1) Show user unavailable options
Users shouldn't be guessing which option is available or not when they are searching for something.
Take this search as an example. National Car Rental website shows the user all the locations available to book a car for the dates already selected, but when you try to select one of them, two errors appear: either the store doesn't open at the selected date and time, or the store is not valid for the promotion code added.
As you can see, many stores in São Paulo area supposedly are "available" to book (the red error only shows after you try to book), but after 2 minutes of clicking on all of them, only 2 or 3 were actually accepting bookings at given filters.
The only exception I'd like to mention is when the unavailable option is placed in the results as a marketing strategy. As an excellent example, I can show Booking.com - which by the way does an awesome job with their UX.
They do show unavailable options (but notice here that the message about it is already visible to the user without having to click, it doesn't leave the user confused thinking that's available), but to induce a sense of FOMO, i.e., fear of missing out. They are indirectly saying "Hey, look, this hotel is sold out because you were late, act now or you'll miss more opportunities". This is also an example of the thin line between UX and marketing. Read more in our article.
The user is already doing a search, which basically is a filtering action, so give it the proper treatment and only show the available results.
2) Text hard to read because of the font weight and color
Never use fonts too light in small texts, and always check with web accessibility evaluation tools if your design is compliant with WCAG rules to avoid lawsuits.
3) Forget to disable a button after clicking on it and the lack of feedback about the interaction status
This bad UI pattern can bring two potential issues: first, keeping a button active before finishing the first action can cause bugs and errors, and it doesn't avoid user mistakes. Secondly, it doesn't inform the user of the current status of the interaction, making them confused if the action was really through when it should give a result, if any error occurred, etc.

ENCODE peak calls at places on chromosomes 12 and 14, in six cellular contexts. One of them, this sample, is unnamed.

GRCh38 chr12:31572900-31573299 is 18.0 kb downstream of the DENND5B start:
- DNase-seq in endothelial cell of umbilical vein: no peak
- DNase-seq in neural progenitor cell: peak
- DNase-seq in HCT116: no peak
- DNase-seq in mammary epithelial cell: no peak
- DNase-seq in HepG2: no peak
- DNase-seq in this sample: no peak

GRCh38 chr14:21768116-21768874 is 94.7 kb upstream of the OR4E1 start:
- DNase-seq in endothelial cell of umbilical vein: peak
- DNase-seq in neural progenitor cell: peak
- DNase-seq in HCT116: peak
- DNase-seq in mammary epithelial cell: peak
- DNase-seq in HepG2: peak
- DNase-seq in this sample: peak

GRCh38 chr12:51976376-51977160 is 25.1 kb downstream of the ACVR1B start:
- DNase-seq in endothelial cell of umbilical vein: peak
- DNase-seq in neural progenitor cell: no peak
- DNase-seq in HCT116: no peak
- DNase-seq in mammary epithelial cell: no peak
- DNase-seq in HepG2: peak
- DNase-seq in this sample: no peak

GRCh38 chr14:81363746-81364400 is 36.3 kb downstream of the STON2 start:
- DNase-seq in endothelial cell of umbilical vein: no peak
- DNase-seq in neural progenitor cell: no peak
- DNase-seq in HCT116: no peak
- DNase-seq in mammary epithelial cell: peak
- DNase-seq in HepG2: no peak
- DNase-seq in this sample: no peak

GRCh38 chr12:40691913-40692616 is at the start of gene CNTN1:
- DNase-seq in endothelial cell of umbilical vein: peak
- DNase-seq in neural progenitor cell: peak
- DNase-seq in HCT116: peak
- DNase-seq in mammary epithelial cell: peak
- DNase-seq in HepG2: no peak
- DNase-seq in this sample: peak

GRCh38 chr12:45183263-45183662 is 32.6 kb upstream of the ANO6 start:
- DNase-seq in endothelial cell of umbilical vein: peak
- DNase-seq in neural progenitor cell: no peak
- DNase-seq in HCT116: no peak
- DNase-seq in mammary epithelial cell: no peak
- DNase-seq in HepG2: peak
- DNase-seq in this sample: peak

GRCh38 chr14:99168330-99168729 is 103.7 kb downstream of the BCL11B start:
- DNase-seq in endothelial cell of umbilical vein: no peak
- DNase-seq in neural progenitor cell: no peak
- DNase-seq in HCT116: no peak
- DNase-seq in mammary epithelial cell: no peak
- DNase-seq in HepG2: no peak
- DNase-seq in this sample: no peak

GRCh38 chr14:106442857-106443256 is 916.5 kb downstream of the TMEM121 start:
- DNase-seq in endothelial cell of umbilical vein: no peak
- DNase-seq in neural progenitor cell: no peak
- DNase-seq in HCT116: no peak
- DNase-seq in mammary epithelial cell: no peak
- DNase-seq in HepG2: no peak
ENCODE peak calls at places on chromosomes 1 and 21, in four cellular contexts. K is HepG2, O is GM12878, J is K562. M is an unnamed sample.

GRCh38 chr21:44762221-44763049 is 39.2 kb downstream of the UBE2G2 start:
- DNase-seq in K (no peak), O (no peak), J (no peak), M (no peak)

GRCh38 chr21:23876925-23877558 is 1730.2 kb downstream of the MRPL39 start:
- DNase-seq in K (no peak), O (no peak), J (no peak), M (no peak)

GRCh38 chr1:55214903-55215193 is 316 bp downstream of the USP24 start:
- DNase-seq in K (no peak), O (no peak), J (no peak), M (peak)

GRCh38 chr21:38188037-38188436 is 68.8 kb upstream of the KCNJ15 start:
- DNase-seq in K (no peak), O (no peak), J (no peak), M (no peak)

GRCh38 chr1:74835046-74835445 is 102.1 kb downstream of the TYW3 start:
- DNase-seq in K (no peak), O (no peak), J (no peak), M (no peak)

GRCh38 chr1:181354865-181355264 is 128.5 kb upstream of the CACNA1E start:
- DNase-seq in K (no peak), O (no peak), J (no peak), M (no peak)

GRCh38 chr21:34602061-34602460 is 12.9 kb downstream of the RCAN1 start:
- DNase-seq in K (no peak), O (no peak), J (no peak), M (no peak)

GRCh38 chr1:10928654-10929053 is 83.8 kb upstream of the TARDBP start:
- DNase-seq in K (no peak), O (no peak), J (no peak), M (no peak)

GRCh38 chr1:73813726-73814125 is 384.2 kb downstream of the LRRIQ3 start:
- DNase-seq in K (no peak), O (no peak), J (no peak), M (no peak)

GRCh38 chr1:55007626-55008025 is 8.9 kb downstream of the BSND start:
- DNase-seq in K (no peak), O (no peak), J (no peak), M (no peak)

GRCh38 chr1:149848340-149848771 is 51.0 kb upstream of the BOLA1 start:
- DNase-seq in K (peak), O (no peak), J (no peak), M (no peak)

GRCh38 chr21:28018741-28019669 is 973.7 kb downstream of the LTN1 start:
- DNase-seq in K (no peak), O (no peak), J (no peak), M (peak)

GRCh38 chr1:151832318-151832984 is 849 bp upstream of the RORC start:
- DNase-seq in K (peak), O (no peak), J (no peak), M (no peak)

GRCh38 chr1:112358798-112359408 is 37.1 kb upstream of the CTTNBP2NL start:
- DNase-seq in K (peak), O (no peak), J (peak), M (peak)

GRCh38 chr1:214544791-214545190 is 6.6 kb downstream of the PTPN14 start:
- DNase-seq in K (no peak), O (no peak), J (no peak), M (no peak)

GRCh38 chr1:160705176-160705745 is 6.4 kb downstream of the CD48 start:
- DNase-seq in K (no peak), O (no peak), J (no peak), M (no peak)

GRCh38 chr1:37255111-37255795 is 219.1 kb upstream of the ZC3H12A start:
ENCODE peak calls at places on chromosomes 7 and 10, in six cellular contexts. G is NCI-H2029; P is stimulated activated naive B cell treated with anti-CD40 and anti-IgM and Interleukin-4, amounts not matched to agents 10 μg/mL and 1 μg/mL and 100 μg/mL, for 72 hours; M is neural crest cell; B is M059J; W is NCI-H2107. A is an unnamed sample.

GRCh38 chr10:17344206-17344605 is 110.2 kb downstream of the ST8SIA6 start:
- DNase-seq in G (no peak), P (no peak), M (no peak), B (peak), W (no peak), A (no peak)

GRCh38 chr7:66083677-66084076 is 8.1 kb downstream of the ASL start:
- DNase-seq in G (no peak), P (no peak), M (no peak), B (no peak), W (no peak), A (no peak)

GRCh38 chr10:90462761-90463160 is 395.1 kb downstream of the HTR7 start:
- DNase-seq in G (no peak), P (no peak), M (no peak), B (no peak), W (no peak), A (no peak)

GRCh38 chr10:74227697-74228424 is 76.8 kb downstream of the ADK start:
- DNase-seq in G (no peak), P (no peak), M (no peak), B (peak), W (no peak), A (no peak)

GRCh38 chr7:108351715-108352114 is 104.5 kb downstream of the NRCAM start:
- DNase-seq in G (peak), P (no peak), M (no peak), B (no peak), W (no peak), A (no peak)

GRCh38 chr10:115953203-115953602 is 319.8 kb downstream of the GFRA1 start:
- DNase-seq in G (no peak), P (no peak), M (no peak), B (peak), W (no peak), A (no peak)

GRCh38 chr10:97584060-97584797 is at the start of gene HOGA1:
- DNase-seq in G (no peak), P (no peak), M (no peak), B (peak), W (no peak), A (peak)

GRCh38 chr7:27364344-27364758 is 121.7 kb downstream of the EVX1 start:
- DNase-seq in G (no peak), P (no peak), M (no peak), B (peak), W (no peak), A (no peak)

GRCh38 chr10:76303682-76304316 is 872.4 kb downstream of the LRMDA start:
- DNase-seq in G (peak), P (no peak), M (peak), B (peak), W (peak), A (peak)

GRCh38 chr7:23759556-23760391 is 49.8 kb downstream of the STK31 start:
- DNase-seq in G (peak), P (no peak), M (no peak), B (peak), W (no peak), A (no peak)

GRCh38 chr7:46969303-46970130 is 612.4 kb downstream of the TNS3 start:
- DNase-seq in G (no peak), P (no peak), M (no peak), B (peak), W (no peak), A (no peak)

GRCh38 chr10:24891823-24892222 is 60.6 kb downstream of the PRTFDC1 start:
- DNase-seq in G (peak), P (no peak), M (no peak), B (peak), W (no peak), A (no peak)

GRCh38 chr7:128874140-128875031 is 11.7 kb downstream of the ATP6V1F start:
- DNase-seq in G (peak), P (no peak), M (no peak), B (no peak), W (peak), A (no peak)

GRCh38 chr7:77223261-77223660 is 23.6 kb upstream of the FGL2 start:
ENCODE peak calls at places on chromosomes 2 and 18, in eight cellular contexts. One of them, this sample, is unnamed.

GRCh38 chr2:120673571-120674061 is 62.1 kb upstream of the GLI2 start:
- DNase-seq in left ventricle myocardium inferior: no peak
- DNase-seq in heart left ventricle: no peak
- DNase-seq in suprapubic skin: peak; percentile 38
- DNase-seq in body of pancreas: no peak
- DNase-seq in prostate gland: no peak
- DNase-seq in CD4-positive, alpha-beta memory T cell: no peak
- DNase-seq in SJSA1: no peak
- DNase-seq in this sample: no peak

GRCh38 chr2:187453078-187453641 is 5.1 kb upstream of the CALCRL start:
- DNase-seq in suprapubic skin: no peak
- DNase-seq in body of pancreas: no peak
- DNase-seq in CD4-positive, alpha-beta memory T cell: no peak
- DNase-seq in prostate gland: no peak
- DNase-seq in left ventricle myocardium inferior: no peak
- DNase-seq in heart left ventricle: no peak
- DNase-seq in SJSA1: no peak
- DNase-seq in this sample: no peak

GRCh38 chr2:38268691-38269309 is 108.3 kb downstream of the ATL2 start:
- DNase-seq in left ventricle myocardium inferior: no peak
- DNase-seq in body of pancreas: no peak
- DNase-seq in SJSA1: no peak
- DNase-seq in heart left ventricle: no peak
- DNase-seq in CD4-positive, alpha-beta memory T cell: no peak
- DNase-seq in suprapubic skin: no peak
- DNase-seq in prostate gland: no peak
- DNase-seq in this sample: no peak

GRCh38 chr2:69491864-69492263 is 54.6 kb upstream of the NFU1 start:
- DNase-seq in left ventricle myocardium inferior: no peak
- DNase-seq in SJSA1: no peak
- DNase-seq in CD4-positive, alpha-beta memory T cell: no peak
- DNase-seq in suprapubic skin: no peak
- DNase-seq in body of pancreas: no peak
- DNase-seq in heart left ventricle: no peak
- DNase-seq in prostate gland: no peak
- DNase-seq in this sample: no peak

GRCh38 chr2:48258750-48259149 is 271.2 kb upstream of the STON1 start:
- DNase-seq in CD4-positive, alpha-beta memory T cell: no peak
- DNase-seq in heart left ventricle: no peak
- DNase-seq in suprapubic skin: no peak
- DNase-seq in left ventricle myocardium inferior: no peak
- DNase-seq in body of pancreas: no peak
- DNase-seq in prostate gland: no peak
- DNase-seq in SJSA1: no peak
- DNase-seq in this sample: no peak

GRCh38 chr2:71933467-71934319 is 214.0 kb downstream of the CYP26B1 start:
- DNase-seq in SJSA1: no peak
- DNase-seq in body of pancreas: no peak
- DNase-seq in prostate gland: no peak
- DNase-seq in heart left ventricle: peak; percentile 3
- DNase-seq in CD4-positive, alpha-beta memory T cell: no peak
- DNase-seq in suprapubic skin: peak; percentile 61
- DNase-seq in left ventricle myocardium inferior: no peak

Both bad UI patterns together are a snowball because the user will start repeating the action endlessly, getting out of there frustrated, or even worse, with several actions taken without knowing - for example a purchase that went through but had a bug to redirect to a confirmation page, as the case with Tesla.
When the user clicks on the button, place a message first that the information is being processed and disable it to avoid it being clicked again while the process is not finished.
After the process is done, make sure the system is working fine and returning the proper system status. Show it to the user in an intuitive and "human" way. "Error xxxx" is not enough for the user to understand.
4) Low contrast between different element states
When you need to differentiate the status of elements, you need to do it right. Low contrast will not make it clear they are not the same. This example below shows a login/signup popup, but it's really hard to know which tab is selected because the blueish background is very light, which blends with the overall background.
It's possible that you can't even tell the difference because it depends on your screen brightness and eye capability - trivial accessibility rules are not being implemented. It gets worse in this case because the login/signup contents are very similar.
Increase the difference between close elements with different statuses and backgrounds, always checking if the solution is compliant with WCAG rules for accessibility.
5) Confusing unsubscribing process
Our inbox sometimes gets full of marketing and we need to unsubscribe from them. Some of them are really used to doing so, and some don't even need further action other than clicking the "unsubscribe" link.
However I've encountered some that are really easy to misinterpreter the information, it even seems like they do it on purpose.
The example below is so badly done that it needs to explain to the user how to subscribe and how to unsubscribe.
If you ignore the texts above the checkbox, you may be wondering if you need to check the "Web Hosting Talk Insider" to unsubscribe from it, or if the check means that you want to keep subscribed to that list. The button also doesn't help, just a "submit" text doesn't tell anything to the user.
A self-explanatory design guides the user while they are on it. It provides necessary help and guidance to its users in a natural way.
An intuitive interface guides the user through the steps in a natural way, without thinking hard to understand what should be done, and without having to explain itself.
Remove unnecessary texts, and use intuitive elements that represent the desired result understandably.
Also, it's important - if possible - to make a customized page for the required action, it avoids confusing with unnecessary information. If the user is subscribed and they've clicked on the link inside the email to stop receiving them, the best approach is to lead the user to a different page than "update your preference" if the only possible action here - and the desired result - is to cancel the subscription.
Web and mobile app design is crucial for the digital landscape. We have showcased here problematic some UI patterns that can negatively affect the UX, and by implementing solutions, designers can overcome challenges posed by suboptimal UI patterns and deliver a better UX.
Let us take inspiration from this article and strive to design interfaces that are both aesthetically pleasing and user-friendly.
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